Quantitative Reverse Transcription PCR (qRT-PCR)

Total RNA was extracted from infarcted brain tissue using TRIzol (Invitrogen, Carlsbad, CA, USA) according to the manufacturer's protocol and treated with Baseline-Zero DNase (Epicentre, Madison, WI, USA) to remove contaminating genomic DNA. RNA (2 μg) was reverse-transcribed using the RevertAid First Strand cDNA Synthesis kit (Applied Biosystems, Foster City, CA, USA). Quantitative RT-PCR was performed using SYBR Green PCR Master Mix (Applied Biosystems) and primers against AQP-4, ICAM-1, MMP2, MMP9, and GAPDH (see Table 2 for primer sequences). Cycling was performed in a LightCycler 480 Quantitative Real-Time PCR System (Applied Biosystems) using the following conditions: 2 min at 50°C and 10 min at 95°C, followed by 45 cycles of 15 s at 95°C and 1 min at 62°C. The fluorescence threshold value (Ct value) was determined using Applied Biosystems software, and mRNA expression levels were calculated relative to GAPDH using the ΔΔCt method.

TABLE 2
www.frontiersin.org

Table 2 Primer sequences.

Gelatin Zymography

Total protein was extracted from the ischemic penumbra of the ipsilateral hemisphere. Gelatin zymography was performed as previously described (Fujimura et al., 1999). The MMP2 and MMP9 bands were analyzed using Image J software.

Statistical Analysis

All statistical analysis was performed using SPSS 17.0 (SPSS, Chicago, IL, USA). Data are reported as mean ± SEM. Differences among more than two groups were assessed using one-way analysis of variance (ANOVA), followed by the Scheffe test. Inter-group differences in mortality rate were assessed using the chi-squared test. A p-value of < 0.05 was considered statistically significant. Data were graphed using Image-Pro Plus 6.0 and Prism 6.0 (GraphPad Software, San Diego, CA, USA).

Results

Combining 2-BFI and rt-PA Provides Better Protection Against Neuronal Damage Than rt-PA Alone

Control rats treated with saline after eMCAO had large infarct areas in the ipsilateral hemisphere, which were not observed in sham-operated rats (Figure 1A). As expected, rats treated with rt-PA at 3 h after eMCAO had much smaller infarct volumes than controls treated with saline, while there was no difference in infarct volume between rats given delayed rt-PA at 6 h and controls (Figure 1A). In contrast, rats treated with 2-BFI alone or with 2-BFI + rt-PA (6 or 8 h) had smaller infarct volumes than controls. The infarct volume was much smaller for those treated with 2-BFI + rt-PA (6 h) than 2-BFI + rt-PA (8 h).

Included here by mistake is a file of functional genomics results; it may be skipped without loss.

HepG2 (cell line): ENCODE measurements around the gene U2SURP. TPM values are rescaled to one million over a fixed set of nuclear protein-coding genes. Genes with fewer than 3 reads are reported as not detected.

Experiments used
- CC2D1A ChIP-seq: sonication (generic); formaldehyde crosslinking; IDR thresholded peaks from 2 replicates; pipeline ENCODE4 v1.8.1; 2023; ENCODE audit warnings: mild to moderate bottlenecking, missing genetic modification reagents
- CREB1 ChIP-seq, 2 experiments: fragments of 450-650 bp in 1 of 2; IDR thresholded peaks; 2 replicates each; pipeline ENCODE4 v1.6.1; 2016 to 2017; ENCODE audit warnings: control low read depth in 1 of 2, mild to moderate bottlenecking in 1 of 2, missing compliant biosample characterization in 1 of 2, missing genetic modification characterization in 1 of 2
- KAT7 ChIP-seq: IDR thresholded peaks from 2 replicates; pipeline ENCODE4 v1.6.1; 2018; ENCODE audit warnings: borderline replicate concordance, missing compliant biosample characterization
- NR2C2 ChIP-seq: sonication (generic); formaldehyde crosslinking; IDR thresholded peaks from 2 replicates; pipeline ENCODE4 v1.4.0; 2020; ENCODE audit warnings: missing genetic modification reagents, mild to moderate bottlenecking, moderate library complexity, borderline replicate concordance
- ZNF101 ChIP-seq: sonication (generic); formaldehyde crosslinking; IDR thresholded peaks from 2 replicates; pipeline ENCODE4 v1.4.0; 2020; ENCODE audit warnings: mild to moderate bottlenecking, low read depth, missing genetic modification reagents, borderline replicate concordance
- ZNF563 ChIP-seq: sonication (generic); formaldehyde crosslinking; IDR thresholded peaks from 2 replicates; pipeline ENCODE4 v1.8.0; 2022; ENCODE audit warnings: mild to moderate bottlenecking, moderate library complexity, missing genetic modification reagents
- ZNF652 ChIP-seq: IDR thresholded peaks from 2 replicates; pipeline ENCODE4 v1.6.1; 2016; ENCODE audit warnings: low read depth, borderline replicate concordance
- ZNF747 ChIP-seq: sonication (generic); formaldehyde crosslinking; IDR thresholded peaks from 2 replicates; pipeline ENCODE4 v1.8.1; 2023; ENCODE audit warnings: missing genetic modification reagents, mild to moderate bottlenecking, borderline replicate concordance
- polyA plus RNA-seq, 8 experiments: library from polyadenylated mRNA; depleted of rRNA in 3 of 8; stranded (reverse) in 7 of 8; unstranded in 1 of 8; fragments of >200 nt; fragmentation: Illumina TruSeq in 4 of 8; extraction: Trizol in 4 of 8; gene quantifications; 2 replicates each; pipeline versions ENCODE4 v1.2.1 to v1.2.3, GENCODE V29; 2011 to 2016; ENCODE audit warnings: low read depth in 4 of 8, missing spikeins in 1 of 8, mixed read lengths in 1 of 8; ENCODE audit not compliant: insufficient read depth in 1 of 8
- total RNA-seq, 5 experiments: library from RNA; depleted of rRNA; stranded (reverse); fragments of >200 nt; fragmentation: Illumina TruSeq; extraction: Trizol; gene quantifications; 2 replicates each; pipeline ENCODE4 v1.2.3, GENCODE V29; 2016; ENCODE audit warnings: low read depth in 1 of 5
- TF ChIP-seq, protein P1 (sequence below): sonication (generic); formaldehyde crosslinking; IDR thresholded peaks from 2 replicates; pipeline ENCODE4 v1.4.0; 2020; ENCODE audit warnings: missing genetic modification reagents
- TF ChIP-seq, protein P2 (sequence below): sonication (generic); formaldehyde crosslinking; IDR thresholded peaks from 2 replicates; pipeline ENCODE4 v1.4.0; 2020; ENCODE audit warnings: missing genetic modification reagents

FIGURE 1
www.frontiersin.org

Figure 1 Combining 2-BFI + rt-PA provides better protection against neuronal damage than rt-PA alone. (A) TTC-stained brain sections of eMCAO rats treated with 2-BFI, rt-PA or 2-BFI + rt-PA. Infarct areas appear white. (B) Quantification of infarct volumes (n = 6) as follow: percentage of corrected infarct areas = (volume of total contralesional hemisphere-volume of intact ipsilesional hemisphere) *100% / contralateral hemispheric volume (Jiang et al., 2005; Hou et al., 2009). (C) Neurological function in eMCAO rats treated with 2-BFI, rt-PA or 2-BFI + rt-PA (n = 8-24 per group). (D) Mortality rates in eMCAO rats treated with 2-BFI, rt-PA or 2-BFI + rt-PA (n = 9-37 per group). Results are presented as mean ± SEM. *p < 0.05, **p < 0.01, ***p < 0.001, ****p < 0.0001; n.s., not significant.